in early evening. Yellow streaks of sunsetting
recline on darkening sea.

Stopped at traffic lights, look east
to curves of Adelaide Hills
glowing purple. Above them,
reflecting their lines and tints,
long waves of violet clouds.

Back in my Tod St flat
with its view of 26 more.


by Darrell Petska

Walking through the woods
in search of inspiration—
oh, that blue jay's scorn!

Sky Tree Water

by Ajay Kumar

Jacanda walking, on the water,
on the water-weed disciples,
its wings bronze, golden
the oil sachets it keeps walking on.

In the trees, there’s a decade
in that one note the koel likes to hold
in december, his eyes red in july.

In the sky, kindled blue, with a cloud
disturbed indigo, an eagle
flapping once- assurance
of gravity upon a time.

Wednesday, January 22, 2020

Five Crows Forage in Wittunga Park

by Martha Landman

their stomachs full
they take flight en masse
swooping through the air
their caw-cawcophony
murders the Sunday silence

Sunday, January 19, 2020


by Stephen A. Rozwenc

three evergreen triangles
slowly climb
a steep hillside

As simple as that

by Ajay Kumar

Water makes no sound, friendly petioles
pardon leaves which flavor the wind green.

Message of crow echoes, torch by torch.
A bird of sound alone, a small bird by sound,
flies from the mountains of that side-

rubber rubber rubber mountains mountains
rubber rubber rubber rubber mountains rubber
rubber palm bananas bananas palm rubber
          pole                               pole     
road road road road road road road road road
canal canal canal canal canal canal canal canal
road road road road road road road road road
      pole                                       pole
wall gate gate wall wall wall wall wall wall
drumsticks                         coconut coconut
hibiscus tulsi                         tobacco   coconut
                                              well neem
                                          coconut coconut

-to the coconuts of this side, a fossil of a song
from the east to the west is a kingfisher,
a piece of cloud stuck in his throat, whitening it.

The trinity of coconuts sways, in memory
of a fulfilling wind, in extinction of right-angles,
all curving & moving, the white-throat drops
an anchovy, like punctuation, like leaves falling
in alliteration

Can It Be?

by Gary Beck

Dogwood is blooming everywhere.
Daffodils are blooming everywhere.
A scrawny cherry tree
is working like wild
to put out its aroma.
Daffodils are blooming everywhere.
Dogwood is blooming everywhere.

Friday, January 17, 2020


by Michael H. Brownstein

Snow fell on white rose petals,
the way too early blossoms of mulberry,
and spun webs upon gardens of lilies.
The sky opened itself to summer,
earth crunched open with warmth,
the roses opened their mouths to the sun,
one mulberry began to ripen among miscolored Ieaves,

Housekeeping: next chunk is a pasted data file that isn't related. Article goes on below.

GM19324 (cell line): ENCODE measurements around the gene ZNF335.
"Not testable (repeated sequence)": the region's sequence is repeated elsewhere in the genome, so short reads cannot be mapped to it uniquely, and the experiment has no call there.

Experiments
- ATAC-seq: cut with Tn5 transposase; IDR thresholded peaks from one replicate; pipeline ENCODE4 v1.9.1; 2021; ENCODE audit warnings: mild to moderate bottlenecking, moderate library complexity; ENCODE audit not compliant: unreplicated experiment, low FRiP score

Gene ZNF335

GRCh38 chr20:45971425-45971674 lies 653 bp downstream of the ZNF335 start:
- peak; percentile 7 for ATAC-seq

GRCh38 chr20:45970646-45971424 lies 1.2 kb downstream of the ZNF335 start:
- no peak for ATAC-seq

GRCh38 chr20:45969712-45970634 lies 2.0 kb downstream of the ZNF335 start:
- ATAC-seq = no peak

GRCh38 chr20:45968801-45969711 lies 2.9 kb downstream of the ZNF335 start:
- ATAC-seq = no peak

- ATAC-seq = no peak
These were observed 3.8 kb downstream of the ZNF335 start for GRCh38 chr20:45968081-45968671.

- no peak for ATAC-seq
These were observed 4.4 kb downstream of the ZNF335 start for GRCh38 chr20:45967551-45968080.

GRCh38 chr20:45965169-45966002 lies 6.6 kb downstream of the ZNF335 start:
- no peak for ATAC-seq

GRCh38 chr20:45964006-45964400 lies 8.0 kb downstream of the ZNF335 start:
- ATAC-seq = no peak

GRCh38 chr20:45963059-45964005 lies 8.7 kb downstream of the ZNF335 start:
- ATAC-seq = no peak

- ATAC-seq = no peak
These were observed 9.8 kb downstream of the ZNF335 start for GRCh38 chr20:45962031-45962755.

and three lilies spread their wings.
Seventy degrees, an easy wind,
warm swamps of what had been snow,
and we put away our winter clothes again,
headed out to the field of stone edges,
green brown moss, evergreens,
and wild flowers that did not know any better.

Wednesday, January 15, 2020

"then there are"

by Stephen A. Rozwenc

then there are
those long frigid winter nights
when the shivering mind desperately resorts to cold calculation
for warmth

perception becomes beatified delusion
and crucial explanation
of why
riparian New England snowscapes
swath moonlit snow’s creamy vellum
with iridescent comforters of thermal profusion

movement becomes meditation
a restless Chi of wind moans hotter eroticism
up through the back pasture
sailing disbelief like a ghost schooner
its barely audible foredeck jib a filigree powdery swirl

more resolute abstinence tacks across a hillside meadow
pausing only
to marvel at the rusted hay baler
and its half emerging halo of snow
inviting reckless deer to feed
on heavenly light
instead of ragged strips of hemlock bark

a pearly necklace of enterprising stonewall
belies the edgy hill’s diffident proposal
of fire clamoring inside ice
and a runway back to blissful heat
and the blessed Pleiades within our DNA

Tuesday, January 14, 2020

Australian bushfires

by James Aitchison

They say the smoke has reached Chile.
Not just the smoke from our blazing forests,
But the smoke from lost firefighters and townsfolk,
And thousands of lost homes,
And five hundred million wild animals,
And cattle and sheep and bold horses
Burned alive in once-lush paddocks.

They say the smoke is toxic.  It is not. 
It is sacred.

Sunday, January 12, 2020


by Michelle Ainslie

Two purple hooks
curl into a promise
to the male wasp’s urge;

its plum body
pulsating on yellow

Flower to

the wasp
in his pursuit;

the orchid -

From Ocean Triptych

by KB Ballentine


California coast — mystery of rock and water —
froth spumes, soars — whirlpools eddy the sand.
Seaweed tossed and withering, shearwaters skim
teal and turquoise while fly fishers wait, wading
swirling edges. Salt stings, shells and broken glass
  flashing through the shingle.


by David Chorlton

Against a sky wiped clean of every memory
a Red-tailed hawk hangs on a thread
of sunlight, while behind him is a kestrel
dipping and looping in a hundred
arabesques. Below them
Sunday’s rooftops lie at rest, with brunch
and lunch and football games continuing
and a weekly round-up of the news
consigned to silence. The kestrel’s
quick as a lawyer’s tongue;
the hawk is big but can’t negotiate
the curves the kestrel can. There’s no telling
where it ends. The facts come slowly
but they come. Without a lot
of decoration, just the intricate maneuvers
a diplomat is master of. There’s truth
and lies and every nuance in between,
so much work to figure out
who’s right. Or not, when the light
shines so brightly on the struggle
and the powerful wings
steer the hawk in his defeat

Friday, January 10, 2020


by Veronika Zora Novak

by a peacock's cry . . .
full moon

Wednesday, January 8, 2020


by Andrew Hutto

is a Florida scrub jay
on the shell of a gopher tortoise
in the Juniper Prairie.

They walk alongside the
trumpet vines
and saw palmetto.